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BACK TO SCHOOL . . .


I don't imagine many of our schools look like this anymore, but it conveys the freshness of a classroom at the beginning of the year--clean blackboards and fresh flowers. (Do they even use blackboards anymore?) I almost chose the picture of a school library, but as these are now being deleted in some states--a tragedy to my way of thinking--it didn't seem appropriate. I love books. I love the feel of a library. The quiet. The wealth of knowledge and entertainment within reach of my fingertips. Those first days of school were always exciting. New books to be taken home and covered with paper bags. (Does that suggest my age?) New subjects with new assignments. A look at how everyone might have changed over the summer. While we wore uniforms, I did have the chance to wear my new shoes!


On my continued search to read authors new to me, I happened to read a couple of novels lately that bordered on the "mean girls" theme. But more than that, these novels spoke to the impact of childhood experiences and how they often stay with us for life. I don't think I was a mean girl, but I learned early on about cliques, and while I was pretty lucky with friends, that part of growing up can certainly be tough for many kids.


When September comes around and those school days are behind me, I have always had that need to learn something new. Last year, I headed west to Nebraska to learn about homesteading. This year I'm heading east with stops in Richmond, Gettysburg, and Bull Run. I've never had any particular interest in the Civil War, but when I recently learned that I had some great uncles who fought for both the North and the South, it piqued my curiosity. I learned it was not uncommon for the Irish to come to America to fight. Our Civil War came just after the time of the Potato Famine (The Great Hunger) in Ireland, where many were starving and looking for an escape.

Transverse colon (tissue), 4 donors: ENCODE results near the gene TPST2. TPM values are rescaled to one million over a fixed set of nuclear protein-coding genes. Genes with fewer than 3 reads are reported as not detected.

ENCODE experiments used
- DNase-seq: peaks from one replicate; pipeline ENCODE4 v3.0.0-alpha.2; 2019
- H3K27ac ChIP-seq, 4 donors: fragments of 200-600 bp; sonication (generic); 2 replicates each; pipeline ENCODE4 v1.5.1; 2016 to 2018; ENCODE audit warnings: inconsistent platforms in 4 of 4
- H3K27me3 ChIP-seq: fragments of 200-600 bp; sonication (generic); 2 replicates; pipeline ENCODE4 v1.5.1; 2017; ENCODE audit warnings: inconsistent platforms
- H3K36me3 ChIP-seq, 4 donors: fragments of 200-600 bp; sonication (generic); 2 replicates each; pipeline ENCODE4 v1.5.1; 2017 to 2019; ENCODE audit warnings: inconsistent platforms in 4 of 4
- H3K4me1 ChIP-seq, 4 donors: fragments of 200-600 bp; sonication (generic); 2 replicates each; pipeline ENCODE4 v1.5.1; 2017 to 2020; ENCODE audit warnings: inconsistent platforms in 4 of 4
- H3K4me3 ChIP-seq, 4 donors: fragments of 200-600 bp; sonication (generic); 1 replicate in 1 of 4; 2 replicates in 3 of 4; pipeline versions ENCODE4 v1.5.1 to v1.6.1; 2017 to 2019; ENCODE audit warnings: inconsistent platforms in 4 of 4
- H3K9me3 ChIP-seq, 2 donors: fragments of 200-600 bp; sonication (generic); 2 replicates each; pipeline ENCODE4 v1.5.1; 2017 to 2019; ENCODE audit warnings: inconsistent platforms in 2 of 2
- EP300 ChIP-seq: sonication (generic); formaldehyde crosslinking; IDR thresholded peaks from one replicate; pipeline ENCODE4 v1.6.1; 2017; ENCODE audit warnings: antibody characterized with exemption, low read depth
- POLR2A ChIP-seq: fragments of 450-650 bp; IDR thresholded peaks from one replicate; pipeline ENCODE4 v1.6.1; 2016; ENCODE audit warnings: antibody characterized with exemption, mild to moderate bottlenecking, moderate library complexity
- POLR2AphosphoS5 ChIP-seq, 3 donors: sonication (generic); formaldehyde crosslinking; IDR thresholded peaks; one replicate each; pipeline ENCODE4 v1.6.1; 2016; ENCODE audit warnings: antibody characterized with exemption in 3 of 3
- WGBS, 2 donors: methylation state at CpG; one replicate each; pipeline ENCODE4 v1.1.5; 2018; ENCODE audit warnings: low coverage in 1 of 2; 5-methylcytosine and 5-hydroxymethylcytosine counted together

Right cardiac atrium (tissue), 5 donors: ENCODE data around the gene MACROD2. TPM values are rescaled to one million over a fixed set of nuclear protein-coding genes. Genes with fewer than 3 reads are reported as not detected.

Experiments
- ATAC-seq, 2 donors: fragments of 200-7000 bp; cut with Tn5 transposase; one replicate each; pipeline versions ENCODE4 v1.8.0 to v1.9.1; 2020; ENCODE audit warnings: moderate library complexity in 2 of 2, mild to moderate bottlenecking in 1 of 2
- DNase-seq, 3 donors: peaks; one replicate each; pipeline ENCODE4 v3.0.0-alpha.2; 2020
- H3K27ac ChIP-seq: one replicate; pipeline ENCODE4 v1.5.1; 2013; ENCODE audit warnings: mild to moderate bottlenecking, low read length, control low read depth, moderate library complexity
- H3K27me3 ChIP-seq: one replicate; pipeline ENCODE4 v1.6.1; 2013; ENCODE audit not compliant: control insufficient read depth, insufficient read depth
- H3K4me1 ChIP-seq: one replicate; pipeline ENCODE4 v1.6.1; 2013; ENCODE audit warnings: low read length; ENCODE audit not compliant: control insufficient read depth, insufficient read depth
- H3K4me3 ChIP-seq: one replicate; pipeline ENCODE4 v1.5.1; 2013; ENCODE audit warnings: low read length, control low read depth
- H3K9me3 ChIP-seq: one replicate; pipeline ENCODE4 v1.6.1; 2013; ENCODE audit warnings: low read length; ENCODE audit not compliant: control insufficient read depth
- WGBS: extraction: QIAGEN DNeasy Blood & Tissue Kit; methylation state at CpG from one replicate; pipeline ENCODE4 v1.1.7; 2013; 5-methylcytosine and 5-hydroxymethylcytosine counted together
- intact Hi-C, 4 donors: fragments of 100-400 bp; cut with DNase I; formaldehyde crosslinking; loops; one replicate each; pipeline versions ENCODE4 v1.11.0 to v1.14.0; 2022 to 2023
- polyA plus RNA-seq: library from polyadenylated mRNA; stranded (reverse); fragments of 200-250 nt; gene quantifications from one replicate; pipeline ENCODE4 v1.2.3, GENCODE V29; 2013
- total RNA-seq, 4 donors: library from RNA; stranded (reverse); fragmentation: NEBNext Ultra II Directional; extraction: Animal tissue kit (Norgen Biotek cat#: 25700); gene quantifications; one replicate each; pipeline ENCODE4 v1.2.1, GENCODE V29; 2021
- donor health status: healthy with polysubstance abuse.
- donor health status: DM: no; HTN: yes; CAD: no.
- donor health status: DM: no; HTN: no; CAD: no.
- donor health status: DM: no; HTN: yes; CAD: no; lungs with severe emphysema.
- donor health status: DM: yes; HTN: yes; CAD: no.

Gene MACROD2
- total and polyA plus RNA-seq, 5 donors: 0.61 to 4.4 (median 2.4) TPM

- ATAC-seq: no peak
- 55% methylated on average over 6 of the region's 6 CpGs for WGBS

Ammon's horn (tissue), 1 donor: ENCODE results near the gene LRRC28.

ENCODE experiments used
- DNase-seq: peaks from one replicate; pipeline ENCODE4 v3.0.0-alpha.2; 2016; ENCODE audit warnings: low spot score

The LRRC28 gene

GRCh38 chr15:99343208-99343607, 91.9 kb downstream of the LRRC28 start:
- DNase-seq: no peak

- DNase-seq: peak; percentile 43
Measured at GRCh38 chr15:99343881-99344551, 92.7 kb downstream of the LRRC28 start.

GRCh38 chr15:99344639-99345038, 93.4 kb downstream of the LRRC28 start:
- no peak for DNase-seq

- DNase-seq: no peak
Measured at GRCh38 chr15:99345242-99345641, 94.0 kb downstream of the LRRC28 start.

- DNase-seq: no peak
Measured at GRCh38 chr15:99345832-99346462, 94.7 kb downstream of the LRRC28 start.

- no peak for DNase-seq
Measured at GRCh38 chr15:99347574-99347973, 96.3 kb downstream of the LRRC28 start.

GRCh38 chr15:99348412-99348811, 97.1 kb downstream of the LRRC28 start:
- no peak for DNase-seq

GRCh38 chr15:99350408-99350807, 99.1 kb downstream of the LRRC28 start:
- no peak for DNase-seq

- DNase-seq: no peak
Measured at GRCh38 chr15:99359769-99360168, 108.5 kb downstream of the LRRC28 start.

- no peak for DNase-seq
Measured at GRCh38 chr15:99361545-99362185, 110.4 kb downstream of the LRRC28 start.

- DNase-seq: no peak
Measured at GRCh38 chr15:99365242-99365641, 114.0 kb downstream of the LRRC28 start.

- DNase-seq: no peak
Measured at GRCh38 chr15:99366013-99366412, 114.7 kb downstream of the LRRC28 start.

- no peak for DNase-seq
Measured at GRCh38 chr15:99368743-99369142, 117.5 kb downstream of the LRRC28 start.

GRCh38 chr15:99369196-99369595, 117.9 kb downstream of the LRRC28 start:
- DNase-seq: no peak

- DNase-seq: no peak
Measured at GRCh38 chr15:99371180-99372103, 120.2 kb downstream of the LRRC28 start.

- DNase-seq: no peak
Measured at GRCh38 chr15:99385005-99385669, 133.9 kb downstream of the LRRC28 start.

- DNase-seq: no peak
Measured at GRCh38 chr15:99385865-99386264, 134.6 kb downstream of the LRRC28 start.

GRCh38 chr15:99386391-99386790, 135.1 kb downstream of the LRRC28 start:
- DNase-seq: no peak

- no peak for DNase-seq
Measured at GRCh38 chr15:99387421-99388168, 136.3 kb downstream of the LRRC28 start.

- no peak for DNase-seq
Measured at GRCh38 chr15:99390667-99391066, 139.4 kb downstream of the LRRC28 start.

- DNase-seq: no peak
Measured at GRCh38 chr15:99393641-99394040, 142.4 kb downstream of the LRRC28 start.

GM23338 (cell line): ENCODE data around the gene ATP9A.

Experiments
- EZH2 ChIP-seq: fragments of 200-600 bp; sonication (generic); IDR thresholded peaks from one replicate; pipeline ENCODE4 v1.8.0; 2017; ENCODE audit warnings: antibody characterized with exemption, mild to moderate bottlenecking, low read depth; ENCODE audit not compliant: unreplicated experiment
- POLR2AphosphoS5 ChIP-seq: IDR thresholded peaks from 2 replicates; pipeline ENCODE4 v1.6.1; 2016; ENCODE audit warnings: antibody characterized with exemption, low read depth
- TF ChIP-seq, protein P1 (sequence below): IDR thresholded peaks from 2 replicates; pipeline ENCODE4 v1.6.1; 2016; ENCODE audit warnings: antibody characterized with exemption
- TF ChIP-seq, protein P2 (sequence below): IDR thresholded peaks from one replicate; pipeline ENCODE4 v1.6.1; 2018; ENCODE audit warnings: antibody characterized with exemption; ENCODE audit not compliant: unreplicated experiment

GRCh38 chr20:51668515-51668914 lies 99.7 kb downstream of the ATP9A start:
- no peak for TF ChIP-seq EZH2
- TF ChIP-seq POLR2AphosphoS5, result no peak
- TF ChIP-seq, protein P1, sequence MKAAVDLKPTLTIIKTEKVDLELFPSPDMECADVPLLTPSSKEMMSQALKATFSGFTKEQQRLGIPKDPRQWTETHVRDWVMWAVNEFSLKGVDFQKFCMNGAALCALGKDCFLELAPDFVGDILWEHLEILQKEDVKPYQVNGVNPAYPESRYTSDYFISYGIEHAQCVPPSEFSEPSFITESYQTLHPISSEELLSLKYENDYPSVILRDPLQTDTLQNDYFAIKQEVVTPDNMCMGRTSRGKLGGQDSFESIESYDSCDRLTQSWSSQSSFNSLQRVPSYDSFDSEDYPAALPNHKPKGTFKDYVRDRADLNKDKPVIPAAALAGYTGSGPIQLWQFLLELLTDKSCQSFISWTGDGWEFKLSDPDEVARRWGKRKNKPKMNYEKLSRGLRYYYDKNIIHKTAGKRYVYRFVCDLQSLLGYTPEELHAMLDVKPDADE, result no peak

I had never heard of Libby Prison--formerly a tobacco warehouse in Richmond, Virginia, which was converted to a prison during the war. Originally it was to take Union officers, but it is said to have held some 25,000 prisoners over the course of the war. It was later taken apart brick by brick and rebuilt in Chicago as a war museum in the 1890s. The following historical novel provides a fascinating look at how a clandestine group of Union supporters in Richmond worked to improve the Libby prison conditions and aided in the escape of many Union soldiers.

  • THE SPY MISTRESS by Jennifer Chiaverini (2013) Lizzie Van Lew was part of the Richmond aristocracy and, because of this, was given a modicum of freedom to provide for the health and well-being of the Union prisoners. She did so at great risk to herself, as many thought she should be using her money and skills for the Confederate wounded. How she maneuvers through the politics, earning herself respect from her neighbors as well as the Union leadership, is a fascinating account.

Now for Growing Up:

  • THE LITTLE FRIEND by Donna Tartt (2011) This is the story of a young girl who had an older brother who was found hanging from their backyard tree when she was still very young. As she grew older, she became convinced that her brother had been murdered and she was going to find the killer. Set in the deep South, with a fractured family who seems to have had little time for her, she and her side-kick, a boy a bit younger but totally entranced by her, set out to solve this mystery. Filled with slimy drug dealers, snake-charming preachers, and racial tension, this is a great story, if not just a bit long.


  • THE FALSE FRIEND by Myla Goldberg (2010) This was an interesting take on how what happens to us as kids can become quite distorted in our memory as we grow older. A woman returns to her childhood home, wanting to come clean as to what she sees as something she should have confessed to as a child. She thought she had deserted her best friend and thereby caused her best friend's death. The problem is that nobody else remembers what she thinks happened; they believe the friend was abducted. In fact, they either believe they saw what happened or had proof of that happening. Woven into this is the relationship between the woman and her parents and her longtime partner. It keeps one guessing.


Hoping you have a wonderful September!


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